FOX19 - A Cincinnati transgender woman lived out a real-life "Orange is the New Black" while incarcerated in an Ohio prison.
Whitney Lee sued the state when prison officials abruptly stopped her hormone therapy.
How to manage transgender inmates is a controversy playing out in prisons across the country, as the issue takes center stage in the courts.
"I've been living my life as a female since I was 18 years old," said Whitney Lee.
Lee said she was born a boy named Antione, but by the time she was 10, she knew she was meant to be a woman.
She began estrogen hormone therapy in 1999 for gender dysphoria or gender identity disorder.
"My name was Laquita at first," she said. "Everybody just started calling me Whitney and I am diva, so I just stuck with it."
While serving a three-year sentence on forgery and theft charges, in February 2012 the Ohio Department of Rehabilitation and Correction stopped her hormone treatment. She said the effects were devastating, both physically and emotionally.
"My facial hairs started growing, I went from a C cup to B cup, my voice got deep, my arms got muscular," she recalled. "I went on suicide watch, it was really hard to deal with."
"What do you do with a woman really in a men's facility?" asked David Singleton, an attorney with the Cincinnati-based Ohio Justice & Policy Center. Singleton said that is the question prisons across the country are dealing with. Singleton filed a federal lawsuit to force the state to resume Lee's hormone treatment. He argued the hormones were medically necessary, not a waste of taxpayer dollars.
"I think it was an overreaction on the prison's part and it was wrong, just wrong," he said.
"A diabetic still needs their insulin when they go to prison, do they still serve their insulin?" said Lee.
Lee's story mirrors Sophia's, a character on the Netflix series, "Orange is the New Black."
Sophia is a transgender inmate played by transgender actress Laverne Cox. And Cox, the first ever openly transgender person to be nominated for an Emmy, was recently featured on the cover of Time magazine. She also spoke about transgender issues to a sold-out crowd of hundreds earlier this month at Northern Kentucky University.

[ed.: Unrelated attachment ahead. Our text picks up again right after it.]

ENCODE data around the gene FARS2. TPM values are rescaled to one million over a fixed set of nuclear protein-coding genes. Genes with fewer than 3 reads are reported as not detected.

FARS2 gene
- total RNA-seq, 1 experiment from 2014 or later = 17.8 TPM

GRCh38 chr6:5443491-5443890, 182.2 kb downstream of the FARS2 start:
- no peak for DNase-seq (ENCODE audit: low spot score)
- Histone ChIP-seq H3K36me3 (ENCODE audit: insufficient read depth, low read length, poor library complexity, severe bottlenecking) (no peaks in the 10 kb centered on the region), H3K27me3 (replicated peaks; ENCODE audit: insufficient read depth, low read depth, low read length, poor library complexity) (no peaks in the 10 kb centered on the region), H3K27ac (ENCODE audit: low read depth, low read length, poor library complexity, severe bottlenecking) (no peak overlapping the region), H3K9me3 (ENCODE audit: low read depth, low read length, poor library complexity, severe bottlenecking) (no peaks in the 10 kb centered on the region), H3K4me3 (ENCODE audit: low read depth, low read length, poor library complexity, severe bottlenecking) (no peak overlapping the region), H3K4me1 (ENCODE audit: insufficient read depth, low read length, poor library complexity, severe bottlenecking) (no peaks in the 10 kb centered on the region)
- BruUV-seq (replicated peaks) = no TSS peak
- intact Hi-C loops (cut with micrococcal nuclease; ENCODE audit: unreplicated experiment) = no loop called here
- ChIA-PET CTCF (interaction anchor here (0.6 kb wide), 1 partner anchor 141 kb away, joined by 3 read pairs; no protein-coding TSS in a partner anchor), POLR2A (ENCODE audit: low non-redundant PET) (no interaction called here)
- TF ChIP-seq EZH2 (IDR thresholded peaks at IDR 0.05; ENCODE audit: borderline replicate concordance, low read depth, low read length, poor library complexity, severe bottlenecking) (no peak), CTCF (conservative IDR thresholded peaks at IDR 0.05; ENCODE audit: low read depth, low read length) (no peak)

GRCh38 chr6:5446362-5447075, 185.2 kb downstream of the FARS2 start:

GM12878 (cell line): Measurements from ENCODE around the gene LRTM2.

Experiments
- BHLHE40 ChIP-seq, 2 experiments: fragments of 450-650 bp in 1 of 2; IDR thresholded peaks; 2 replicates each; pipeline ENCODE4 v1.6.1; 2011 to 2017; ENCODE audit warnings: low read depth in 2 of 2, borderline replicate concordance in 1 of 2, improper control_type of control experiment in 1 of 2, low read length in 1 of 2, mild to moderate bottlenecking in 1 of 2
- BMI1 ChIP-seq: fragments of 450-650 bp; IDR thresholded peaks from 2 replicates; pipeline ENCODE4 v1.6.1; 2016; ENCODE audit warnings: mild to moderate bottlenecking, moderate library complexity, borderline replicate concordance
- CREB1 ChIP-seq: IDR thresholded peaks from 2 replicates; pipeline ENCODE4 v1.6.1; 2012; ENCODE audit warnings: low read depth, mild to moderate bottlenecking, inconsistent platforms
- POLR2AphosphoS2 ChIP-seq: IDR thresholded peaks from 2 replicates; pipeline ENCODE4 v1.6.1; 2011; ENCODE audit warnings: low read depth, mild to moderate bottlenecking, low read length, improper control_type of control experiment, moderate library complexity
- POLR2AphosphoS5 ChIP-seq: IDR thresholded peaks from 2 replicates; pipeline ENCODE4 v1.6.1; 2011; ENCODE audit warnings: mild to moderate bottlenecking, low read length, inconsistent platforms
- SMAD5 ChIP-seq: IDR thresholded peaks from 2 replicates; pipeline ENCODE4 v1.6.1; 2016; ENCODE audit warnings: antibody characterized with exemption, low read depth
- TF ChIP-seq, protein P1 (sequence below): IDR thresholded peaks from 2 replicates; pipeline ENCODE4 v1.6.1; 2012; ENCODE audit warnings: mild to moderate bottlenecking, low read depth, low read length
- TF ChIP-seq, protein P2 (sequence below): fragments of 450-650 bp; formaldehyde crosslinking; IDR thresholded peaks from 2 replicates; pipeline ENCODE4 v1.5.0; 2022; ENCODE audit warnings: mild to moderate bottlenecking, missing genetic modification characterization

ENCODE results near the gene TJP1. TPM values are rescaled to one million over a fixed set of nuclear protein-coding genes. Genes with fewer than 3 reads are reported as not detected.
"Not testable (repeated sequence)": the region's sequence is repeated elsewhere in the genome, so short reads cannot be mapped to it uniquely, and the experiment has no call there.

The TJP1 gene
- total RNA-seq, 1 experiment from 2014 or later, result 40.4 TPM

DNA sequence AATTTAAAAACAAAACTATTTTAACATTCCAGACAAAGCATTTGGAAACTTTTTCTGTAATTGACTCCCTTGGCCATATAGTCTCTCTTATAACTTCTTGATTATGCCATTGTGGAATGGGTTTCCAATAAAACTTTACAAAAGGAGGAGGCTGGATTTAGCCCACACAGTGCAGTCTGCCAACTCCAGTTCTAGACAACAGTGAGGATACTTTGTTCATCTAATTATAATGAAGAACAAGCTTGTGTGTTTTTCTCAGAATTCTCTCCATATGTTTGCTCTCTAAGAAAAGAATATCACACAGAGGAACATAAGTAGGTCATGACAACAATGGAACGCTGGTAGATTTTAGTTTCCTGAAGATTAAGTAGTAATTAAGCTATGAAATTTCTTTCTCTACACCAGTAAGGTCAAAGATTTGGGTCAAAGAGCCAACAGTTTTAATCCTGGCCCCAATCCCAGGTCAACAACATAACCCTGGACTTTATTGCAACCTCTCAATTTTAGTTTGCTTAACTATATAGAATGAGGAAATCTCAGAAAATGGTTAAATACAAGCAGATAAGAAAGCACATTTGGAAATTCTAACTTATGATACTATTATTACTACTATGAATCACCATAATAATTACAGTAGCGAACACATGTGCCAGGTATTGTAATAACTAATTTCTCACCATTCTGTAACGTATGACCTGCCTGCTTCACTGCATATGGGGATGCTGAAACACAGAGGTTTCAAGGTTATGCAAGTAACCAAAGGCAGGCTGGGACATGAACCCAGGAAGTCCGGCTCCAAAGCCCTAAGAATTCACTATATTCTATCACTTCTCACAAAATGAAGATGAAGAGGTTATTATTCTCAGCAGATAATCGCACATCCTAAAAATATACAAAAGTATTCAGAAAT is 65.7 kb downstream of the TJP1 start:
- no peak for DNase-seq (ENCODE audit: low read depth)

Several states have faced lawsuits alleging correctional facilities failed to protect transgender prisoners from violence. Inmates in other states have also filed lawsuits like Lee's regarding access to drug treatment, with mixed results.
"You've got to take individuals as they are, provide for their medical needs," Singleton said. "I don't think this is an issue that's going away. Ultimately, I think what the state (Ohio) is concerned about is what are we going to do when someone asks for (sex) reassignment surgery."
Ohio Department of Rehabilitation and Correction declined FOX19NOW's request for an interview. They would not address Lee's case, writing the department does not comment on matters involving pending litigation. The department did however tell us there are currently 35 inmates in Ohio prisons who self-identify as transgender. The department began collecting data on transgender inmates in September.
In an email an ODRC official wrote:
All DRC inmates are assessed to determine their risk of sexual victimization or abusiveness upon admission, transfer, at the initiation and conclusion of investigations into substantiated or unsubstantiated allegations, during a referral due to mental health concerns and/or referrals due to concerns of substantial imminent risk of sexual abuse. The assessments for transgender inmates are conducted by a Prison Rape Elimination Act (PREA) Accommodation Strategy Team which includes medical and mental health professionals. The team meets with the transgender inmate to discuss his/her issues and concerns. Once assessed, the team develops a PREA accommodation strategy with the goal of keeping the inmate safe. Examples of an accommodation could be placing the inmate in a bunk close to the officer station, allowing the inmate to shower alone or providing them with a job that has direct supervision. Institution staff then utilize this strategy to monitor and manage their housing, bed, work, education and program assignments. If the inmate is new to the institution, they will see a staff member again within 30 days to evaluate the strategy. Transgender inmates are not placed in dedicated facilities, units, or wings solely on the basis of such identification. An inmate can contact a staff member any time they feel that their safety may be in jeopardy.
The issue of hormone therapy for transgender inmates is handled on a case by case basis, according to the email.
"I'm convinced the reason they discontinued her is because they didn't want to have more of this precedent, giving transgender prisoners hormone therapy," Singleton said. " I think the state does take seriously the prison rape elimination act (PREA) and is very serious about keeping folks safe from sexual violence, but what happened to Whitney should not have happened. I think ODRC needs to come to the table with a comprehensive plan on how to deal with transgender prisoners on how provide for their medical needs, we're happy to be part of that conversation."
Court records show the state argued Whitney did not meet the criteria for gender identity disorder and cited other cases where courts upheld a prison's decision not to give the medication. Ultimately, the judge re-instated Whitney's hormones, after more than two years without them.
Now out of prison, Whitney said while she recognizes her lifestyle may make some people uncomfortable, it's her life to live.
"I'm Whitney, this is who I'm going to be and this is the life I'm going to live every day."